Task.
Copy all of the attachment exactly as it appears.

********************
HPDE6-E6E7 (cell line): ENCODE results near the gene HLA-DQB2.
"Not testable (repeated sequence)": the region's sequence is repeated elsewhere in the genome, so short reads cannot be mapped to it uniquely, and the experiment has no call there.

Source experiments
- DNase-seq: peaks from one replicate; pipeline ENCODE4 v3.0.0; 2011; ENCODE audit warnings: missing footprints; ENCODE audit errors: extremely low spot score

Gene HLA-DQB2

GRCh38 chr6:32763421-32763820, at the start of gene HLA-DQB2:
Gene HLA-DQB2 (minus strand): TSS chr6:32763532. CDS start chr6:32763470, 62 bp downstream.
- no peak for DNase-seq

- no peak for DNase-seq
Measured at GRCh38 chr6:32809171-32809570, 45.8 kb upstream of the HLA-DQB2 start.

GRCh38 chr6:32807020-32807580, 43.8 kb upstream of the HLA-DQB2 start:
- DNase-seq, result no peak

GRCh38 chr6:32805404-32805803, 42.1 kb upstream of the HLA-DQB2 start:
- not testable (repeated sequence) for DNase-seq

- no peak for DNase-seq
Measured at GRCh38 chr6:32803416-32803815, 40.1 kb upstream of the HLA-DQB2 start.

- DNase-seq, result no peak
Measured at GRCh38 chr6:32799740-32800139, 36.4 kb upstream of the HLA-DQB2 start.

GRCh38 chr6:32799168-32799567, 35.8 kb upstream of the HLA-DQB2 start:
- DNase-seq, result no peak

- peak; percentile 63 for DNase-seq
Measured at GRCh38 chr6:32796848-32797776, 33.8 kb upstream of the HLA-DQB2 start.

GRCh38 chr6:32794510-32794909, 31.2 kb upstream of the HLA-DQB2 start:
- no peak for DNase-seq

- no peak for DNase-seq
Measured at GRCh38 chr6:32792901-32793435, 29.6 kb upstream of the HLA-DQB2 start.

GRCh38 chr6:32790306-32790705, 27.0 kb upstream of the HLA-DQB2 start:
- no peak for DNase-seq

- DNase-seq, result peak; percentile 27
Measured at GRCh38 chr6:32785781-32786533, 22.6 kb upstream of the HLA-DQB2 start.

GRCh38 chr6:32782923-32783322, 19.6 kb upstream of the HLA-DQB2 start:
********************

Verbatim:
HPDE6-E6E7 (cell line): ENCODE results near the gene HLA-DQB2.
"Not testable (repeated sequence)": the region's sequence is repeated elsewhere in the genome, so short reads cannot be mapped to it uniquely, and the experiment has no call there.

Source experiments
- DNase-seq: peaks from one replicate; pipeline ENCODE4 v3.0.0; 2011; ENCODE audit warnings: missing footprints; ENCODE audit errors: extremely low spot score

Gene HLA-DQB2

GRCh38 chr6:32763421-32763820, at the start of gene HLA-DQB2:
Gene HLA-DQB2 (minus strand): TSS chr6:32763532. CDS start chr6:32763470, 62 bp downstream.
- no peak for DNase-seq

- no peak for DNase-seq
Measured at GRCh38 chr6:32809171-32809570, 45.8 kb upstream of the HLA-DQB2 start.

GRCh38 chr6:32807020-32807580, 43.8 kb upstream of the HLA-DQB2 start:
- DNase-seq, result no peak

GRCh38 chr6:32805404-32805803, 42.1 kb upstream of the HLA-DQB2 start:
- not testable (repeated sequence) for DNase-seq

- no peak for DNase-seq
Measured at GRCh38 chr6:32803416-32803815, 40.1 kb upstream of the HLA-DQB2 start.

- DNase-seq, result no peak
Measured at GRCh38 chr6:32799740-32800139, 36.4 kb upstream of the HLA-DQB2 start.

GRCh38 chr6:32799168-32799567, 35.8 kb upstream of the HLA-DQB2 start:
- DNase-seq, result no peak

- peak; percentile 63 for DNase-seq
Measured at GRCh38 chr6:32796848-32797776, 33.8 kb upstream of the HLA-DQB2 start.

GRCh38 chr6:32794510-32794909, 31.2 kb upstream of the HLA-DQB2 start:
- no peak for DNase-seq

- no peak for DNase-seq
Measured at GRCh38 chr6:32792901-32793435, 29.6 kb upstream of the HLA-DQB2 start.

GRCh38 chr6:32790306-32790705, 27.0 kb upstream of the HLA-DQB2 start:
- no peak for DNase-seq

- DNase-seq, result peak; percentile 27
Measured at GRCh38 chr6:32785781-32786533, 22.6 kb upstream of the HLA-DQB2 start.

GRCh38 chr6:32782923-32783322, 19.6 kb upstream of the HLA-DQB2 start: